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Original research
Onyx embolization of infectious intracranial aneurysms
  1. Ramesh Grandhi1,
  2. Nathan T Zwagerman1,
  3. Guillermo Linares2,
  4. Edward A Monaco III1,
  5. Tudor Jovin2,
  6. Michael Horowitz3,
  7. Brian T Jankowitz1
  1. 1Department of Neurological Surgery, University of Pittsburgh Medical Center, Pittsburgh, Pennsylvania, USA
  2. 2Department of Neurology, UPMC Stroke Institute, University of Pittsburgh Medical Center, Pittsburgh, Pennsylvania, USA
  3. 3Pennsylvania Brain and Spine Institute, Mars, Pennsylvania, USA
  1. Correspondence to Dr Brian T Jankowitz, University of Pittsburgh Medical Center, Department of Neurological Surgery, 1350 Locust Street, Suite 300, MPOB, Pittsburgh, Pennsylvania 15219, USA; jankbt{at}upmc.edu

Abstract

Background Infectious intracranial aneurysms (IIAs) are rare and potentially devastating. First-line management involves intravenous antibiotics, with surgical or endovascular management reserved for cases of failed medical treatment or aneurysmal rupture. Endovascular therapy has become the primary approach for treating these small, distally located aneurysms. Liquid embolic agents are well suited for use because of their ability to fill the aneurysm and parent vessel. We present our experience in treating these aneurysms via Onyx embolization and review the literature.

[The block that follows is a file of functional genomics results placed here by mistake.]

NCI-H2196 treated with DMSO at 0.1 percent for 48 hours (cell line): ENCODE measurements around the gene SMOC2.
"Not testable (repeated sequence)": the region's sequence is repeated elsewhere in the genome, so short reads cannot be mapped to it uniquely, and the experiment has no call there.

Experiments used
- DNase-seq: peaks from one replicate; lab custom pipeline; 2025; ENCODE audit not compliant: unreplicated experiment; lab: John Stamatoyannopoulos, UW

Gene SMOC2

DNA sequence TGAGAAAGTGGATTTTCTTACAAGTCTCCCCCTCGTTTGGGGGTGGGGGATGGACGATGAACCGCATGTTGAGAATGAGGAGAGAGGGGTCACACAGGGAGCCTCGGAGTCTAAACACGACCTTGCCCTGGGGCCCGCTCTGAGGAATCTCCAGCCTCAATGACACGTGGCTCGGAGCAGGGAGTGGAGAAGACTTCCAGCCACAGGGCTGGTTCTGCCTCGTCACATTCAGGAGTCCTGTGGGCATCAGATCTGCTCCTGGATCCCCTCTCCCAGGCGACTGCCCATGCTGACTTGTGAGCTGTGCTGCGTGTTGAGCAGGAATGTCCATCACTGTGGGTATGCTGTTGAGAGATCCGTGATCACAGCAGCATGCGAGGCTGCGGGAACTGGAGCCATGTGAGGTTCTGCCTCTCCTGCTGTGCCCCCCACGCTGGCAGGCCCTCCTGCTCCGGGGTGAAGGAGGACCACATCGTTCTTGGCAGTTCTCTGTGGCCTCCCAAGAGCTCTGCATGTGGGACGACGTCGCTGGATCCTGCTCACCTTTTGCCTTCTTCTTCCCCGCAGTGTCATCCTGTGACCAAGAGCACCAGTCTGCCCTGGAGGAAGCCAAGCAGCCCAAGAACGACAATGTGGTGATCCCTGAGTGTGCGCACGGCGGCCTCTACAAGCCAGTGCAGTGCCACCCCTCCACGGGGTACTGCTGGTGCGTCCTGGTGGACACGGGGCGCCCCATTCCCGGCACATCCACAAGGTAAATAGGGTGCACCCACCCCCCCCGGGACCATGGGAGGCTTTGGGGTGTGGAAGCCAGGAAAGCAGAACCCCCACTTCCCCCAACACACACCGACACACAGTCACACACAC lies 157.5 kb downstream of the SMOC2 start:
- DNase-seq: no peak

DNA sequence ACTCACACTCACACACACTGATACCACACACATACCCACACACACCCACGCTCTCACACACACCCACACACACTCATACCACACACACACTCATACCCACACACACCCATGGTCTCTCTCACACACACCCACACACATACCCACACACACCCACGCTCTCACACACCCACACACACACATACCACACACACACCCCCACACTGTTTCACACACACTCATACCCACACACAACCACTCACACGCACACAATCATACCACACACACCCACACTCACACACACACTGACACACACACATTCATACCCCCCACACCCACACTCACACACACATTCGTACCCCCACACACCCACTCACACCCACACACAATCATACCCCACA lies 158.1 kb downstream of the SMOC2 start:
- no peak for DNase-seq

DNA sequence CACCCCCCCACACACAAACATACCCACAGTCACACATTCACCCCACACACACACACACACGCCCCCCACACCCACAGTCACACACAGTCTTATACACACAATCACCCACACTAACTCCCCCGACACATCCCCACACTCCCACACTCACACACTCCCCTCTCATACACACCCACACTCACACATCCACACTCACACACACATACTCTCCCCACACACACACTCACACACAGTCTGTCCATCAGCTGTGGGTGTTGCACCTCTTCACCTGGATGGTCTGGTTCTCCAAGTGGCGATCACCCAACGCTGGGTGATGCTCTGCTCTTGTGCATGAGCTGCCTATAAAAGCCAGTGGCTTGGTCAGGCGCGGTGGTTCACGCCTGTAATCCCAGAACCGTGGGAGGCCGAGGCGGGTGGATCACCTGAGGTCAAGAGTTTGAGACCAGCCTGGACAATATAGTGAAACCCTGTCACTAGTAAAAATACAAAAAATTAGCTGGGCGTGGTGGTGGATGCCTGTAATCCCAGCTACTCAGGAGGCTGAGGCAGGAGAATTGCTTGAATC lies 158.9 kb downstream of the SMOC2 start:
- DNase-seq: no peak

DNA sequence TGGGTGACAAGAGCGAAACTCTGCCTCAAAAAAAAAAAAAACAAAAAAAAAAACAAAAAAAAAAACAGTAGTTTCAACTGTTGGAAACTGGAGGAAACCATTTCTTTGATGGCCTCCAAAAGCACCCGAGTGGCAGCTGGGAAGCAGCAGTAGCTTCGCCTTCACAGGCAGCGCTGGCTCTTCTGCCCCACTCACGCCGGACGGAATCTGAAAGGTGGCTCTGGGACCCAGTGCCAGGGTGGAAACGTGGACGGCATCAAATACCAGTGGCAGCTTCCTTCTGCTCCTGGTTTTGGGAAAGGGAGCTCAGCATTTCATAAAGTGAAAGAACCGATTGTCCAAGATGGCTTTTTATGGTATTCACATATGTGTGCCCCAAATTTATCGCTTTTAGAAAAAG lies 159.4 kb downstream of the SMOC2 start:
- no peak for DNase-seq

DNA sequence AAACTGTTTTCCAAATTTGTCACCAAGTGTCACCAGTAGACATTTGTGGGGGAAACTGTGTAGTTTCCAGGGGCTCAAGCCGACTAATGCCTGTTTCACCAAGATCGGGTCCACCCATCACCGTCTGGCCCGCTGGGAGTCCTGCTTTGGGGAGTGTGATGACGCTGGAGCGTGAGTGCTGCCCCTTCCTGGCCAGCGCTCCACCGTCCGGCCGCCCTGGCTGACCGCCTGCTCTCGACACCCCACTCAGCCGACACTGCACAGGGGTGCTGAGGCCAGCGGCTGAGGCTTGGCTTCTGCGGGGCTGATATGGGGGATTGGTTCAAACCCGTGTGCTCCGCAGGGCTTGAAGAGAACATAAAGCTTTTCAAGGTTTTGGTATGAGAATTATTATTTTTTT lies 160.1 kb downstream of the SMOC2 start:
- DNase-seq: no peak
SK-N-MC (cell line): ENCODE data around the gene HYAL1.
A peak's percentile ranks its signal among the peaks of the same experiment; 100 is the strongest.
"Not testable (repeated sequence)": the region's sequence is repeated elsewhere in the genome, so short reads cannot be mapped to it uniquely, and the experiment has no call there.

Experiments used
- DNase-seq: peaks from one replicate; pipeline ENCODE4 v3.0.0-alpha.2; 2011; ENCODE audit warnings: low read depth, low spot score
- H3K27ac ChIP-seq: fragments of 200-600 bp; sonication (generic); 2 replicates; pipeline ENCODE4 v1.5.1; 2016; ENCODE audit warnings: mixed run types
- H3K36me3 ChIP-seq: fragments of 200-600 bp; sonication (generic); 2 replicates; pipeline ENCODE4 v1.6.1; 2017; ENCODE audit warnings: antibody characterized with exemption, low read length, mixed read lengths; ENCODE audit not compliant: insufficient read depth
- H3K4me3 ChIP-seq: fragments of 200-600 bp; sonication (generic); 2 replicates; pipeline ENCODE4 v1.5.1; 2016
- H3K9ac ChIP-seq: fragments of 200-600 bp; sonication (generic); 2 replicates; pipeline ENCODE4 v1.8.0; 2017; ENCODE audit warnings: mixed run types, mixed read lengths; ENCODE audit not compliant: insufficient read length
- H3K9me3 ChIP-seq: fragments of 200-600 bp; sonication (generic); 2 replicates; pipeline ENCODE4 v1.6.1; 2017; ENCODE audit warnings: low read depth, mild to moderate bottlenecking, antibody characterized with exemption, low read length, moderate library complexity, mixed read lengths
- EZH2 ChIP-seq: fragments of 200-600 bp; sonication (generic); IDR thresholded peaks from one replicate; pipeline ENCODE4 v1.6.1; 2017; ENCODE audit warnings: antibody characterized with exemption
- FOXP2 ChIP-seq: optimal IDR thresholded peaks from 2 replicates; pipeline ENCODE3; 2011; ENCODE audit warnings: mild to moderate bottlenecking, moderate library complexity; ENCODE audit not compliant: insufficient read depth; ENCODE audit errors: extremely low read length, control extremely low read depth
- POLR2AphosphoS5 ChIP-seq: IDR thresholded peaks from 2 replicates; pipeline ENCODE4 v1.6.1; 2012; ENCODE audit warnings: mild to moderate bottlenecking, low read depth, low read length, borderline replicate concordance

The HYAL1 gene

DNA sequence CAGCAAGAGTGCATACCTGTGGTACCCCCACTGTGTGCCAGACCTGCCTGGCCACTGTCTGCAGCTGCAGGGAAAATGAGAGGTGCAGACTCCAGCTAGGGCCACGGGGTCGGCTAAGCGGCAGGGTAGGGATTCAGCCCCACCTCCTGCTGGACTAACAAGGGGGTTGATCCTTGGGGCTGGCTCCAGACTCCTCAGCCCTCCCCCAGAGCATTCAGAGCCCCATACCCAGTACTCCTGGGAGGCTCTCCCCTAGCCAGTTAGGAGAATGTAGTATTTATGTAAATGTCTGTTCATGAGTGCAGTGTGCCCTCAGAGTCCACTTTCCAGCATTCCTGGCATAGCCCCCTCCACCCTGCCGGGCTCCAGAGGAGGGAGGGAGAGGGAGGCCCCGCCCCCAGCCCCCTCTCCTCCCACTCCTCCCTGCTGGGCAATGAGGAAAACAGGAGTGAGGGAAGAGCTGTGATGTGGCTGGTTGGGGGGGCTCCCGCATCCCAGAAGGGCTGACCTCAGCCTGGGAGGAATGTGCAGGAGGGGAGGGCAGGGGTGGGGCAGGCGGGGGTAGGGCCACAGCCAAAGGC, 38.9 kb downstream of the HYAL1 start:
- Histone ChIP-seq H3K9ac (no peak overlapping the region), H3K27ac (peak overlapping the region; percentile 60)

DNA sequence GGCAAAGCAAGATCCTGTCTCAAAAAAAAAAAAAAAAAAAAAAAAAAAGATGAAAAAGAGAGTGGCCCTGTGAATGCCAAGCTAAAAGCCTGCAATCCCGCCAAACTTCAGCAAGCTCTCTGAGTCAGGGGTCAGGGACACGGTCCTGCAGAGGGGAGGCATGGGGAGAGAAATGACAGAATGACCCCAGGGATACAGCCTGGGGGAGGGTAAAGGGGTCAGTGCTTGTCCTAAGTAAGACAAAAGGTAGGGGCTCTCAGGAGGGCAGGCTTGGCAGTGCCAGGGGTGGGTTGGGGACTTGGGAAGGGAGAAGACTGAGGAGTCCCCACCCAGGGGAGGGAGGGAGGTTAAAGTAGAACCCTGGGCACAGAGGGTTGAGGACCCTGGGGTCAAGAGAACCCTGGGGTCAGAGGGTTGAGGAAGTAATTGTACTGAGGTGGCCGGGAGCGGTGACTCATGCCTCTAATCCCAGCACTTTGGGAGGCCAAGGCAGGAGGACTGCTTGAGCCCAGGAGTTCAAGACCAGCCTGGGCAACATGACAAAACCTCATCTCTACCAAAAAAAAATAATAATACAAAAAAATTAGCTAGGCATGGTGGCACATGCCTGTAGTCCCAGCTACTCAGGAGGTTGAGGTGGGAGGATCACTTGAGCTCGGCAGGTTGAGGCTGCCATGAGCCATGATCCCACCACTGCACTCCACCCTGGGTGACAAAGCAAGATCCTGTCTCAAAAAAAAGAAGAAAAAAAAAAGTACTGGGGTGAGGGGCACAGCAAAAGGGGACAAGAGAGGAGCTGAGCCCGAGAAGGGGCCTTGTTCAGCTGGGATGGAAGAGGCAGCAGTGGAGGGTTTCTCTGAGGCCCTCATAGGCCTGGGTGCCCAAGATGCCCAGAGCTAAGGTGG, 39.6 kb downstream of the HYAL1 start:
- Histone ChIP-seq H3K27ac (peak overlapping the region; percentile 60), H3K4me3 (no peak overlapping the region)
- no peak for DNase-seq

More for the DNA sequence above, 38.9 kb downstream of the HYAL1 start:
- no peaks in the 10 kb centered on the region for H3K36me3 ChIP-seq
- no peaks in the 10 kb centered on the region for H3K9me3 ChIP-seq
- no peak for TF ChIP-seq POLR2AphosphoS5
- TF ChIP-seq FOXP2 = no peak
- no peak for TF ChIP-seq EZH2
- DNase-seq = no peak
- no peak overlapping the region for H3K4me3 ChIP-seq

Methods We retrospectively reviewed the endovascular treatment of IIAs at our institution from 2010 to 2012. Eight patients with 16 IIAs ranging in size from 1 to 16 mm underwent treatment. Seven of the patients initially presented after aneurysmal rupture. Onyx was pushed until the aneurysm and parent artery were filled. Confirmation of aneurysmal occlusion was made by repeat cerebral angiography.

Results One symptomatic stroke occurred after embolization. Fourteen of the 16 aneurysms have been evaluated with follow-up angiography and remain occluded.

Conclusions Treatment of IIAs using an endovascular approach with Onyx is safe and effective.

  • Aneurysm
  • Artery
  • Embolic
  • Infection
  • Liquid Embolic Material
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